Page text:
Richard H.R. Harper
Inside the IMF
An Ethnography of Documents, Technology, and Organizational Action
Academic Press, San Diego, California, 1998, xii + 303 pp., $75 (cloth).
THIS book draws on extensive research during which the author had access to IMF staff at all levels. It describes the particular nature of the day-to-day demands placed on the institution and how work is organized and carried out to meet its various responsibilities. On this basis, the author develops important insights into the ways in which information technologies could be used to improve productivity while analyzing the constraints that the nature of the staff’s work (and its working culture) places on the use of these new technologies. For the outside reader interested in how organizational cultures and technology work together, the book highlights how much organizational information is needed if new technologies are to be applied in an effective way.
This book is not a typical treatment of the IMF. Readers may assume from its title that the book deals with how economic policies and issues are dealt with in the IMF. Rather, the book is about a completely different subject—organizational behavior—and, as a case study of an international bureaucracy and how it deals with complex issues under pressure, the book will be of particular interest to students of organizational behavior.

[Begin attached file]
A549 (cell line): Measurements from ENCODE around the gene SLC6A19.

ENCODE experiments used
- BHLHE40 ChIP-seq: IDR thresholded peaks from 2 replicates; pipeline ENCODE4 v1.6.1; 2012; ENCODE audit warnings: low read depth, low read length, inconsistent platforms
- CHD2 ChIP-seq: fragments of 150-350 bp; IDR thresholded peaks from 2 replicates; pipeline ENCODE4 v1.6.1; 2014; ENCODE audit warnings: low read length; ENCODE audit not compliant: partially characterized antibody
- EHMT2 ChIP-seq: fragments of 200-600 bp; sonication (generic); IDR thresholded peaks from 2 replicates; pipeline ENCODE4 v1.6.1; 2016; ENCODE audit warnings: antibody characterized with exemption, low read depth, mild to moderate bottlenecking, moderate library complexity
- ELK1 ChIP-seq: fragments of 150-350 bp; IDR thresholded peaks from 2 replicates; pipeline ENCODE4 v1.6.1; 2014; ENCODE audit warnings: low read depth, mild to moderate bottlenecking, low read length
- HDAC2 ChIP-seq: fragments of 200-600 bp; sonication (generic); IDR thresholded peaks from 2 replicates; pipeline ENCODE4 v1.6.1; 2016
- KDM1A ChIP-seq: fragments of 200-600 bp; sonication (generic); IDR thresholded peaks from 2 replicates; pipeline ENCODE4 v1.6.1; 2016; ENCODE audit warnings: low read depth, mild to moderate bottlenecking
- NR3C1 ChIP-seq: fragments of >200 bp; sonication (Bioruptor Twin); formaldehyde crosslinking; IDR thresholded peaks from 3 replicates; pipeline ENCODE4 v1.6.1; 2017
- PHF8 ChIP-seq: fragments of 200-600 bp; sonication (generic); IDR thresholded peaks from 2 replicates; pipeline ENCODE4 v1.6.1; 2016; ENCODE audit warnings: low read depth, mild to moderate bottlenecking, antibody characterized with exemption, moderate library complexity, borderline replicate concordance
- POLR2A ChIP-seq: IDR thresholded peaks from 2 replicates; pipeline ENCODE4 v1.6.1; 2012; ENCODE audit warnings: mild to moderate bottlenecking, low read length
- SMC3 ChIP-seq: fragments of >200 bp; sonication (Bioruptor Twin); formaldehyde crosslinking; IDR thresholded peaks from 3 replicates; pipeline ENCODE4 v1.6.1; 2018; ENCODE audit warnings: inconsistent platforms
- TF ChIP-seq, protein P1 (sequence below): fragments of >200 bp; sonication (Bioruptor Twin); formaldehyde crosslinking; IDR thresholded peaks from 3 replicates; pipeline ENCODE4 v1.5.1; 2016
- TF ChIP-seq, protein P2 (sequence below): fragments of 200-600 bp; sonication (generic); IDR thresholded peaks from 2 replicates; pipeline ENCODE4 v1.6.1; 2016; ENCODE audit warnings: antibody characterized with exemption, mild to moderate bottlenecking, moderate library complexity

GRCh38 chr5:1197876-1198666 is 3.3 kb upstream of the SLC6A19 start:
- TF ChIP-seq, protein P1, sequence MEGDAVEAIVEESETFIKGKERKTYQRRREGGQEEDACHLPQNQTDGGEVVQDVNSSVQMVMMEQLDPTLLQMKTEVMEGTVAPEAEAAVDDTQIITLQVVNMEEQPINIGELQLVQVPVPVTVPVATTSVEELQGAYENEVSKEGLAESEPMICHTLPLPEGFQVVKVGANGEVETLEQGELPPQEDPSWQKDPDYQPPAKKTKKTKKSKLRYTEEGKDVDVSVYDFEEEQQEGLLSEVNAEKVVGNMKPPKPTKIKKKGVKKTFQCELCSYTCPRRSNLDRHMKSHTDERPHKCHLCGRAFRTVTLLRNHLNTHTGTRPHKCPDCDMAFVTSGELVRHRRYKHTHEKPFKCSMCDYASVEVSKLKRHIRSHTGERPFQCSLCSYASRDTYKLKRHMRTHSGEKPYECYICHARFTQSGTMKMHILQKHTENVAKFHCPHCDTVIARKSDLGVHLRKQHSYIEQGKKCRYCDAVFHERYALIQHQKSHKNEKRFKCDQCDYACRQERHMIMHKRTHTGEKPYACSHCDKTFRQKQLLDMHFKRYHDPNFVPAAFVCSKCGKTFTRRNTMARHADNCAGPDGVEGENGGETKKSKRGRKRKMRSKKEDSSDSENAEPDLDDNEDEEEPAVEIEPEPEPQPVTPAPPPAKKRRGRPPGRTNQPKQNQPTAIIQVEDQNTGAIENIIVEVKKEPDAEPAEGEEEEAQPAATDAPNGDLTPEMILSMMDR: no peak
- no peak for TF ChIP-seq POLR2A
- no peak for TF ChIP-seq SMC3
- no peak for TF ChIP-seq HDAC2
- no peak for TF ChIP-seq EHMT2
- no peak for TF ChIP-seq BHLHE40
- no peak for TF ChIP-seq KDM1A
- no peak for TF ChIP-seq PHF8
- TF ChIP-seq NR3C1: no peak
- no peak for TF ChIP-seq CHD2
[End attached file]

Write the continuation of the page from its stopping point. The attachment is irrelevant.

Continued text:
Brian C. Stuart
Ian G. Heggie and Piers Vickers
Commercial Management and Financing of Roads
World Bank, Washington, DC, 1998, viii + 158 pp., $20 (paper).
THE purpose of this book is to assist governments to commercialize their roads, that is, to “bring roads into the marketplace, put them on a fee-for-service basis, and manage them like a business.” Although written for officials in developing countries, the lessons of this book can be applied everywhere, because roads in all countries are still run as if they were public parks or social services, with little regard for commercial considerations. While not answering all questions of commercial management and financing, this book sheds light on many of them. Its strength lies in sound analysis, clear writing, and mountains of data.
This book is an expanded, updated, and international version of World Bank Technical Paper No. 275 in the Africa Technical Series and includes examples from industrial, developing, and transition economies. An article based on the earlier paper, “Commercializing Africa’s Roads,” by Rupert Pennant-Rea and Ian Heggie, appeared in the December 1995 issue of Finance & Development.
THE STRUGGLE FOR ACCOUNTABILITY
The World Bank, NGOs, and Grassroots Movements
edited by Jonathan A. Fox and L. David Brown
“This book offers a sound and thorough study of NGO campaigns around the world and provides a critical appraisal of the greening and increased transparency Of the World Bank. The authors deliver one of the few careful and systematic evaluations on this highly emotional and polemical topic”
—Peter M. Haas. University of Massachusetts at Amherst
“The Struggle for Accountability provides the first comprehensive evaluation of the debates, struggles, setbacks, and limited victories of World Bank officials and their activist critics. This body of evidence provides a valuable window into a complex set of relationships that has real relevance to today’s efforts to link local realities to global policy formulation and reform.”
—Raymond C. Offenheiser, President, Oxfam America
To order call 800-3560343 (US & Canada) or (617) 625SS69. Prices higher outside U.S. and subject to change without notice.
The MIT Press
584 pp., 10 illus. $30 paper